Time Out says
Plush contemporary European dining transforms into busy night club at midnight
There’s no shortage of pubs and clubs that serve as eateries as well. By day, Centralites have a host of places to lunch, and by night these nocturnal institutions transform into beat-thumping, cocktail-swigging establishments that pulsate along Wyndham Street and LKF. Until Azure a few years back, were these role-changing restaurants known as clubs that offer food, but not so much the other way around. Recently, that landscape is changing. The reboot of Dragon-i’s dim sum lunch saw the menu’s popularity return, and folks are already swearing it’s one of the best spots for dumplings in town.
Taking up Socialito’s old space, Bungalow is branding itself as a supper club. Throughout the week it stands as a chic French restaurant with Versailles-esque chandeliers and huge baroque-inspired photography by Helen Sobiralski, framed in brass. On Friday and Saturday nights the dining room transforms into a psychedelic club – the walls pull back to reveal a huge LED screen, and the iridescent pooled lighting gives way to fluorescent blue neon that gives the whole space a 180-degree makeover. We have to say, it’s one of the most thorough dining-to-club conversions in town.
With all this attention to ensure patrons can make a clear distinction between dining and club mode, how does the food fare? There aren’t too many items on the one-page menu, the Creekstone Farm ribeye for two ($798) is the most substantial item and the rest are classed as hors d’oeuvres or entrées, ranging between $58 for a single oyster to $478 for lobster. We take the middle ground and start with a simple barley salad ($138) and for a salad, it’s quite elegant. A mix of pearled barley, almonds and greens topped with a slow-cooked egg yolk, the texture varies from soft to crisp, creating interest with every bite. Next up is the velouté ($138), a creamy, heavy soup that’s balanced with hints of horseradish – the little cubes of radish, potato and ham make us disregard the weight of the soup and keep spooning it up.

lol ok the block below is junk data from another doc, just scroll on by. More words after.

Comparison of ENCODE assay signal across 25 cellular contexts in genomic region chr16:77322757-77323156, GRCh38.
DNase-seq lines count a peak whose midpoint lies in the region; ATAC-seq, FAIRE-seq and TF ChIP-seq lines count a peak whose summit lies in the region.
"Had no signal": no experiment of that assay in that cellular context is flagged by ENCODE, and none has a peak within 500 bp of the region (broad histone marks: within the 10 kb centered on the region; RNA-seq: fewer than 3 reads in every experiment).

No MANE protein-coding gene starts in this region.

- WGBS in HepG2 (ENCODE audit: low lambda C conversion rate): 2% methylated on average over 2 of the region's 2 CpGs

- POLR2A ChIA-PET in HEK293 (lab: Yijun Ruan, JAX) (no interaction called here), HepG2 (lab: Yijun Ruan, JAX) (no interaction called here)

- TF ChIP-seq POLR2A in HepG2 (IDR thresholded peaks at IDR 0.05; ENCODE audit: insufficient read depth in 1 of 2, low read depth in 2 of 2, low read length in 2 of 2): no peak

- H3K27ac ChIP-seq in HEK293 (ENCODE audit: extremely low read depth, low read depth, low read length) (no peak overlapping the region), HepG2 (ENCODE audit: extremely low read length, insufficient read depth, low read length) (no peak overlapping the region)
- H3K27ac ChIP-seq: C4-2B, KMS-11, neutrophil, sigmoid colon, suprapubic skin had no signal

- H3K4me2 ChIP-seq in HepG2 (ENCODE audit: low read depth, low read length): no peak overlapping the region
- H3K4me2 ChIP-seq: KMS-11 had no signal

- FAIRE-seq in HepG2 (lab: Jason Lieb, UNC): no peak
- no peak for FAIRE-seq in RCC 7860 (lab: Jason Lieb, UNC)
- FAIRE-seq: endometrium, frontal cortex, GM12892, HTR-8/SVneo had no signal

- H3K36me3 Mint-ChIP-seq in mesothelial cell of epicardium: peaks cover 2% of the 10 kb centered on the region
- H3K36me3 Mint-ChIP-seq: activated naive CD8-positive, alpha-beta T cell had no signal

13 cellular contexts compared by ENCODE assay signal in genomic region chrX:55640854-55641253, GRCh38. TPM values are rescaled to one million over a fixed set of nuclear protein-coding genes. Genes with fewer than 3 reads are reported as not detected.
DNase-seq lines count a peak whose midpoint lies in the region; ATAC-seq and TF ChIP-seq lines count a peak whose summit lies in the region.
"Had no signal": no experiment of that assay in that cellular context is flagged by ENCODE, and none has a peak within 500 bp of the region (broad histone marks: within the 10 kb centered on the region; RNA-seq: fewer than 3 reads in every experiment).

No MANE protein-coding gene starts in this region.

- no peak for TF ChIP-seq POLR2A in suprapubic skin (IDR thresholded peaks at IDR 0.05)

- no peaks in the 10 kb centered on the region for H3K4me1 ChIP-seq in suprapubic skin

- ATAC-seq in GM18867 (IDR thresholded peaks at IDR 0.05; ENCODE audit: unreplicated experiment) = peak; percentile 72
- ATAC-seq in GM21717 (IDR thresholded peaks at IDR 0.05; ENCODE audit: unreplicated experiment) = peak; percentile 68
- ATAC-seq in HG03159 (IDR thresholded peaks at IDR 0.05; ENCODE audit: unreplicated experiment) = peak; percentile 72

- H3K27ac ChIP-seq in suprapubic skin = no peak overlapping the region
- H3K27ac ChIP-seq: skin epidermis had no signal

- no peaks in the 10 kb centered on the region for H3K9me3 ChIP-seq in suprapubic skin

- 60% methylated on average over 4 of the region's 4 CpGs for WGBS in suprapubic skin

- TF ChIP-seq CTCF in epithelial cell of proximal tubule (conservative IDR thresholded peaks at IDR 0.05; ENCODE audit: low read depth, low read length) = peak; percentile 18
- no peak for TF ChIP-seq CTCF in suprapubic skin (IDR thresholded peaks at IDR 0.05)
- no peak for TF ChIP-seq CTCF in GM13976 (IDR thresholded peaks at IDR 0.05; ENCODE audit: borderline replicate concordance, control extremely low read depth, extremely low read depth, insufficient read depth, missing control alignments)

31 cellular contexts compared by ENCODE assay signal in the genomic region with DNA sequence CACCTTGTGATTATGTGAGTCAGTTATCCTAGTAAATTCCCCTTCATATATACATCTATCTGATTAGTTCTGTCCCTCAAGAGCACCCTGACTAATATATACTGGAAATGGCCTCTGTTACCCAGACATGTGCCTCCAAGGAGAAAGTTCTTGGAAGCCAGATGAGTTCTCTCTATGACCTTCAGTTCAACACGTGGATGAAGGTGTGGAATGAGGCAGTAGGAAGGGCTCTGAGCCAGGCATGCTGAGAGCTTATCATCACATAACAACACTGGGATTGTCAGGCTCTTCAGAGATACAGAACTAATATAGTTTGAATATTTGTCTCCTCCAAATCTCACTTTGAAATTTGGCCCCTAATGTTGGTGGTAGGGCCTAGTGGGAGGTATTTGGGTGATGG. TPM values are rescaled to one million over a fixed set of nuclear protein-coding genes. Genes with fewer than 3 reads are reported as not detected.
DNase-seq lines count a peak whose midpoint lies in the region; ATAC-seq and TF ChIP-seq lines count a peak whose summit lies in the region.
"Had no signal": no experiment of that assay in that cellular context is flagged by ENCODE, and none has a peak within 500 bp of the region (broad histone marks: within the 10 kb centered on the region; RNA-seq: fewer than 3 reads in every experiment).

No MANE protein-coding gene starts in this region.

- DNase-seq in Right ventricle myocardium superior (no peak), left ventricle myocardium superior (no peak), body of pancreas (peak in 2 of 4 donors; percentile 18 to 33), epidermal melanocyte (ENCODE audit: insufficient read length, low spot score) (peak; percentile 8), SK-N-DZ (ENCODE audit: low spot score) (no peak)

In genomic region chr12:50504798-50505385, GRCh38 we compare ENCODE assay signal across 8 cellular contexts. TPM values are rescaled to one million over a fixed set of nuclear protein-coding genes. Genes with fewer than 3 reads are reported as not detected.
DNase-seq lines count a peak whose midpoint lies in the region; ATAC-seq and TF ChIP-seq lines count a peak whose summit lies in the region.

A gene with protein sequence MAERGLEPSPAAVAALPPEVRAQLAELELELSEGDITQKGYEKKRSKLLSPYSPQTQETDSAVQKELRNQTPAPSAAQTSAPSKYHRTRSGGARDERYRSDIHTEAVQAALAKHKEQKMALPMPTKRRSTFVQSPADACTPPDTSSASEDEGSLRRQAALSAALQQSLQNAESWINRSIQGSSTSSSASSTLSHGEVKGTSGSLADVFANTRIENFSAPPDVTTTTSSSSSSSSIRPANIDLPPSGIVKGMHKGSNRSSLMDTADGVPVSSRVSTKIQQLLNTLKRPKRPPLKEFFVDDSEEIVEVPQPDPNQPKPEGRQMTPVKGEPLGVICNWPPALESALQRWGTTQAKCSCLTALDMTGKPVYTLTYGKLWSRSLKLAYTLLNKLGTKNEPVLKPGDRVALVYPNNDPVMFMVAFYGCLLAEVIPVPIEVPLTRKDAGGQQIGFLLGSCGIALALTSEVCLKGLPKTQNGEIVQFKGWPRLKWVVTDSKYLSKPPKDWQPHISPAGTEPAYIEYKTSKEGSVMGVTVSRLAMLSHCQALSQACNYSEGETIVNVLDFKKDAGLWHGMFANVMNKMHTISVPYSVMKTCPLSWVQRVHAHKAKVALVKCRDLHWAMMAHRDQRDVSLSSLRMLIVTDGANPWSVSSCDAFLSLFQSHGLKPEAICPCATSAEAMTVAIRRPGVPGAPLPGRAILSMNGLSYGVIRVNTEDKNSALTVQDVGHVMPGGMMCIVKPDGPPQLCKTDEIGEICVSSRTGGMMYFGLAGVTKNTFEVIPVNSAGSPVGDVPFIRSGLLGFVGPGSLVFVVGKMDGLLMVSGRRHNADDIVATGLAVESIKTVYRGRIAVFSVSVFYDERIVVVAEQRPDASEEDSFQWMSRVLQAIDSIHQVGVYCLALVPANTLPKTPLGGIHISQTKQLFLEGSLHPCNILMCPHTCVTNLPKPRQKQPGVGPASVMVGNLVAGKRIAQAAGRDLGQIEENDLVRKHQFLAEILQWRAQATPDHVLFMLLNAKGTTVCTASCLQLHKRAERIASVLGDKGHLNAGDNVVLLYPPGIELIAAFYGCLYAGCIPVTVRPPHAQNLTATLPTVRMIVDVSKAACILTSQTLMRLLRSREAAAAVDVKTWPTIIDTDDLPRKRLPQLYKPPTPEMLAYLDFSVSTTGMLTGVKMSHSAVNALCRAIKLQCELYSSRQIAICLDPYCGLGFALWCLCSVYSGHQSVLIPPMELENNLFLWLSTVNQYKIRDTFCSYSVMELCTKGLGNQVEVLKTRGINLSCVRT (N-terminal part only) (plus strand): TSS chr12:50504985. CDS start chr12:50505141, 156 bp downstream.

The full range of interesting textures continue on with the chicken roulade ($248). Brined chicken sits on a bed of seasoned spätzle and Brussels sprouts – these niggly little bits are dangerously moreish and we could ask for seconds. Unfortunately, the lightly salted fowl seems rather boring by contrast and we power through to finish the meat. On the other hand, the roasted scallops ($268) are seared to a perfect consistency. We enjoy sinking our teeth into every fleshy bite and savouring the ocean flavours that give way to a sweetness further enhanced by the burnt corn on the side.
Dessert is an even simpler affair at Bungalow, with only four choices: cheese ($168), pear tart, strawberry crumble or chocolate fondant (all $88). We plump for the pear tart with its jagged edges and unevenly cut fruit. It’s quite rustic in comparison to the rest of the meal. Nonetheless, the crispy, buttery pastry has a crackly consistency that invokes nostalgia for homemade desserts, ending our meal on a satisfying note.
Overall, we’re impressed with the quality at Bungalow, even though the portions are not overly generous, but in every other aspect it’s a superb, stand alone restaurant despite transitioning into a pumping nightclub complete with world-class DJs like Kaskade on the weekends. We can imagine the Bruce Wayne types of Hong Kong wining and dining for supper and partying down through the evening and into the dark night at this versatile venue. If the quality of the cuisine continues, Bungalow is well on its way to becoming one of Hong Kong’s flagship restaurants that also has special clubbing powers.
Bungalow Shop 2, G/F, The Centrium, 60 Wyndham St, Central, 2623 7868; www.bungalow.hk.
G/F, The Centrium, 60 Wyndham Street, Central
|Opening hours:||Mon-Sat: 12:00-14:30, 18:00-22:00 Sun: Closed|
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